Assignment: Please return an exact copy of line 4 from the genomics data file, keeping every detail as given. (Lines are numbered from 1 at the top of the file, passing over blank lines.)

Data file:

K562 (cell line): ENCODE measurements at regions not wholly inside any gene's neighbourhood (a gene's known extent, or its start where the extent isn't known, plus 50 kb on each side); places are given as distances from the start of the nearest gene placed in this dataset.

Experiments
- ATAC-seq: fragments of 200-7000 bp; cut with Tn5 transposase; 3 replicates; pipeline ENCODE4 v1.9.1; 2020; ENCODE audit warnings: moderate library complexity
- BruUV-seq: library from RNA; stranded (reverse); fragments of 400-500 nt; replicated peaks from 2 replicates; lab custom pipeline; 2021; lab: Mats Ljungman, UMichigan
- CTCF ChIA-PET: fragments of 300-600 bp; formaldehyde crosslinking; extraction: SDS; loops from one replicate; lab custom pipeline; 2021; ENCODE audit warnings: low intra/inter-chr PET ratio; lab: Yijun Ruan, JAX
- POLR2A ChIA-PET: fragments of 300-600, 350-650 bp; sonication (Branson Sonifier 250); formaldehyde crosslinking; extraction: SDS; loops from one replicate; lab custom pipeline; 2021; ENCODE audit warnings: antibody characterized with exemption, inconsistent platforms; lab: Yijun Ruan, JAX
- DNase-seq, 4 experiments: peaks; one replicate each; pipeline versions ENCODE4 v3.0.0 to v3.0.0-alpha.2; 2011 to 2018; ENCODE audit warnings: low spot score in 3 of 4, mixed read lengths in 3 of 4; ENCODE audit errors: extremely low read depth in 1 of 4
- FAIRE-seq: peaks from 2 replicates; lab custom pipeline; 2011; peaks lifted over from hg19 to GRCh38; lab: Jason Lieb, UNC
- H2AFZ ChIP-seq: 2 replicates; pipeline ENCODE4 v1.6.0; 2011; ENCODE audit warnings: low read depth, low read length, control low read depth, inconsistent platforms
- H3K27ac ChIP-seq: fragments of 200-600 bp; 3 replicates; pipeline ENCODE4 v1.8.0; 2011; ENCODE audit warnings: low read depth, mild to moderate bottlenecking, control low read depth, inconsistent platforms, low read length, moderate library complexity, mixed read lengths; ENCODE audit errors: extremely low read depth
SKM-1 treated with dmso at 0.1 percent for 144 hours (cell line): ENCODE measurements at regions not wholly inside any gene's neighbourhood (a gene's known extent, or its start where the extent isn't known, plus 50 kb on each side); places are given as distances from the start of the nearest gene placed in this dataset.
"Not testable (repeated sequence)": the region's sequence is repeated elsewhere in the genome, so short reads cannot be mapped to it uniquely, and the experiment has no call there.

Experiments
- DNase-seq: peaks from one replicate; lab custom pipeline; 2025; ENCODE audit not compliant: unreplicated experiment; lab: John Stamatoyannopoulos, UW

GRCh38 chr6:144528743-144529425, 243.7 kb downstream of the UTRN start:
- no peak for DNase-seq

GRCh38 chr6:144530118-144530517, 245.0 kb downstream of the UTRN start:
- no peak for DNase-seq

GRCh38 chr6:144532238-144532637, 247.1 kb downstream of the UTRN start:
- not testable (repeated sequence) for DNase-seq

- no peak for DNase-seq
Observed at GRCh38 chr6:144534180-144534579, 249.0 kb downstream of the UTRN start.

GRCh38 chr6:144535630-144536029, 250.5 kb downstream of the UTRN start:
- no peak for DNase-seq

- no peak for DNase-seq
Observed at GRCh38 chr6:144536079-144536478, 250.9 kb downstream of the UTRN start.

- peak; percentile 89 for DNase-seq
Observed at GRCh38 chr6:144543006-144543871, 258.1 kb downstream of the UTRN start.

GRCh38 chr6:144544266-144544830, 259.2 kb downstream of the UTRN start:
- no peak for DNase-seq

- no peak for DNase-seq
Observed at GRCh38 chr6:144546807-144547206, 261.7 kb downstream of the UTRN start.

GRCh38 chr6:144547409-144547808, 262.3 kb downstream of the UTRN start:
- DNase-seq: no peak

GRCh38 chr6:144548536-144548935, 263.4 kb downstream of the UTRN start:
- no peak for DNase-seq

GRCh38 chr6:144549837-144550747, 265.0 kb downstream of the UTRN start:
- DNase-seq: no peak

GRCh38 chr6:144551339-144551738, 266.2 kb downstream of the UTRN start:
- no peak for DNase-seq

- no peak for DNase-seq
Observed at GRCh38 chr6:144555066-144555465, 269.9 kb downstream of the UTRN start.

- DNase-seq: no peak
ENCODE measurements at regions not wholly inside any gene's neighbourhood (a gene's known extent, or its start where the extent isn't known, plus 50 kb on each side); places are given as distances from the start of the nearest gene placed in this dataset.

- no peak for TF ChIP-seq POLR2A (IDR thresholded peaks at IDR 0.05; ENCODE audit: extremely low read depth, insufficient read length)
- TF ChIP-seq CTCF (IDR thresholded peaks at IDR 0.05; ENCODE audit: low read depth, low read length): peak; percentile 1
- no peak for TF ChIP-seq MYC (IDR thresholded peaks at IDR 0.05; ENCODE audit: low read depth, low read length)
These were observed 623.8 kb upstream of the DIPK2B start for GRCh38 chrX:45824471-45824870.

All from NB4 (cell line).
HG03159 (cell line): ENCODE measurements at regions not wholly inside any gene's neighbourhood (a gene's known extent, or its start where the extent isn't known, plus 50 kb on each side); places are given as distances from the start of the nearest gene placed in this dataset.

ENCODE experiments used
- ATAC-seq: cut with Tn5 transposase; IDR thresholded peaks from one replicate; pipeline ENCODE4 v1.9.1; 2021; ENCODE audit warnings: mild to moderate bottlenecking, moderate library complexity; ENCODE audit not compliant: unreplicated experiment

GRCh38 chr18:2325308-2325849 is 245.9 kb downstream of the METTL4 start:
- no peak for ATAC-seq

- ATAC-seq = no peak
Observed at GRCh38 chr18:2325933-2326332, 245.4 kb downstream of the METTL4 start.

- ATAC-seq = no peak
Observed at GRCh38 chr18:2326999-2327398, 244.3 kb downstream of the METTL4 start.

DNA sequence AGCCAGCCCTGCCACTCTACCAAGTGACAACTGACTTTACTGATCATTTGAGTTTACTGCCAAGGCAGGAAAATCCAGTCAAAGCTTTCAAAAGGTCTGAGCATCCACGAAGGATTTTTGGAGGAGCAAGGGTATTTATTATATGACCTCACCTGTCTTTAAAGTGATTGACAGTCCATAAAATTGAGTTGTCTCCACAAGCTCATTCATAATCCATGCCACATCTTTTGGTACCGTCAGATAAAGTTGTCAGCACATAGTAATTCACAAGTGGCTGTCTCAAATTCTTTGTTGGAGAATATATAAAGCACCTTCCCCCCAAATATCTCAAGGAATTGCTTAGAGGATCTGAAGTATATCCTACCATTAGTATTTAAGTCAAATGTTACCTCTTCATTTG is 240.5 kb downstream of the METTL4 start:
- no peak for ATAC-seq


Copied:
- BruUV-seq: library from RNA; stranded (reverse); fragments of 400-500 nt; replicated peaks from 2 replicates; lab custom pipeline; 2021; lab: Mats Ljungman, UMichigan